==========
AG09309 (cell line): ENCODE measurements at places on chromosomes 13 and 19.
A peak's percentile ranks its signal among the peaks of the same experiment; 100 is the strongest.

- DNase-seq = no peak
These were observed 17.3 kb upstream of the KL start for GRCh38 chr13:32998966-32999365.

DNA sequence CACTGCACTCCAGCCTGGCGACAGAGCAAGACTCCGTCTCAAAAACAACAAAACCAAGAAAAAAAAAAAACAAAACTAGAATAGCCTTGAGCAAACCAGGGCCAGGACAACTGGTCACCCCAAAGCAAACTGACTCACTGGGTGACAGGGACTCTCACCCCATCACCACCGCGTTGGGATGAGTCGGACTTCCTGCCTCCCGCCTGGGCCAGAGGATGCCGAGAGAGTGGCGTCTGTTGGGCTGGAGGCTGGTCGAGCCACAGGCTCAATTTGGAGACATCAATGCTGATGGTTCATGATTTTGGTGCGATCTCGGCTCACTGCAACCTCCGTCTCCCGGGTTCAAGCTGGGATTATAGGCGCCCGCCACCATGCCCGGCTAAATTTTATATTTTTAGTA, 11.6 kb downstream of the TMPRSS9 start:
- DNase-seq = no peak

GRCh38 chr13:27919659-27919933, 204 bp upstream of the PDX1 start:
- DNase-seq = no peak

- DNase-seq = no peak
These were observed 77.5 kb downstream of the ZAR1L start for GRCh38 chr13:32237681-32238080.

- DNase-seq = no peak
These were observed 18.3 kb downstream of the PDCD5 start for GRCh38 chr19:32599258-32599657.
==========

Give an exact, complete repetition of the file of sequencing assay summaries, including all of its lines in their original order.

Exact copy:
AG09309 (cell line): ENCODE measurements at places on chromosomes 13 and 19.
A peak's percentile ranks its signal among the peaks of the same experiment; 100 is the strongest.

- DNase-seq = no peak
These were observed 17.3 kb upstream of the KL start for GRCh38 chr13:32998966-32999365.

DNA sequence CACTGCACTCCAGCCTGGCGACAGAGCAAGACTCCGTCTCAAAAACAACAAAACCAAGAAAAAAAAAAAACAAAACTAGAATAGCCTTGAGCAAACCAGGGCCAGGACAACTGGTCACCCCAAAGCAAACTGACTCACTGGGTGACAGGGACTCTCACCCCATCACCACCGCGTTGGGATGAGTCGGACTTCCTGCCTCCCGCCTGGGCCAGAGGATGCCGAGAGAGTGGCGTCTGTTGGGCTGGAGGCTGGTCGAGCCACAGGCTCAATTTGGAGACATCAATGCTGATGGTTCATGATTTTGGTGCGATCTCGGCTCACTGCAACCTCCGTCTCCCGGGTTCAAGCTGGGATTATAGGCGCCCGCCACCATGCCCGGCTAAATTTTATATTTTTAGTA, 11.6 kb downstream of the TMPRSS9 start:
- DNase-seq = no peak

GRCh38 chr13:27919659-27919933, 204 bp upstream of the PDX1 start:
- DNase-seq = no peak

- DNase-seq = no peak
These were observed 77.5 kb downstream of the ZAR1L start for GRCh38 chr13:32237681-32238080.

- DNase-seq = no peak
These were observed 18.3 kb downstream of the PDCD5 start for GRCh38 chr19:32599258-32599657.